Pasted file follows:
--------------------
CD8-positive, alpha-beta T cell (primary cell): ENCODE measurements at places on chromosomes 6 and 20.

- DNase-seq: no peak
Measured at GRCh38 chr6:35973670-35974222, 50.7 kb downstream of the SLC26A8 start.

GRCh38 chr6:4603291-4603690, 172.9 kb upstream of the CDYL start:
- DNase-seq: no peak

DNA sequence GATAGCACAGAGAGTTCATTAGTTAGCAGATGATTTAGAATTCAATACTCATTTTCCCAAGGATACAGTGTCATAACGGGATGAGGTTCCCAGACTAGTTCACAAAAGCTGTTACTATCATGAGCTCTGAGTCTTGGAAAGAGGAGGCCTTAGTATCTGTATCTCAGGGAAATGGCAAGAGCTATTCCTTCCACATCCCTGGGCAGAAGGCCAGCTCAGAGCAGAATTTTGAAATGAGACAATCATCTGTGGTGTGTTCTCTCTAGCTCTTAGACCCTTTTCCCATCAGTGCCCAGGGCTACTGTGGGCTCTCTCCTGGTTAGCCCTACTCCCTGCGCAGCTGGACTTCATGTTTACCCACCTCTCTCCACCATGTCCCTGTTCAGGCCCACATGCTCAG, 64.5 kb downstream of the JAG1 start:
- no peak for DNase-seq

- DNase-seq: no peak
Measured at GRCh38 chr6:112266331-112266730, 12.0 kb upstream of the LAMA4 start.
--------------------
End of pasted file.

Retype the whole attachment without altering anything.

CD8-positive, alpha-beta T cell (primary cell): ENCODE measurements at places on chromosomes 6 and 20.

- DNase-seq: no peak
Measured at GRCh38 chr6:35973670-35974222, 50.7 kb downstream of the SLC26A8 start.

GRCh38 chr6:4603291-4603690, 172.9 kb upstream of the CDYL start:
- DNase-seq: no peak

DNA sequence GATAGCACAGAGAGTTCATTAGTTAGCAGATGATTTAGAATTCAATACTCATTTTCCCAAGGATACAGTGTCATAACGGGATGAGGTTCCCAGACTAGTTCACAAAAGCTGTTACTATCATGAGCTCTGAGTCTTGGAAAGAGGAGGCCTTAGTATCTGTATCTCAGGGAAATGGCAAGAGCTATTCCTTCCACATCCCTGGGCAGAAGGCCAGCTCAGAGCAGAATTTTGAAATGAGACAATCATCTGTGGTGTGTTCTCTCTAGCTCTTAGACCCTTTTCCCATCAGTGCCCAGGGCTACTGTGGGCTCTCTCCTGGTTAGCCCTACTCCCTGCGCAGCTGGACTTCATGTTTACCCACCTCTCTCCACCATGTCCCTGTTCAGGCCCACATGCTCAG, 64.5 kb downstream of the JAG1 start:
- no peak for DNase-seq

- DNase-seq: no peak
Measured at GRCh38 chr6:112266331-112266730, 12.0 kb upstream of the LAMA4 start.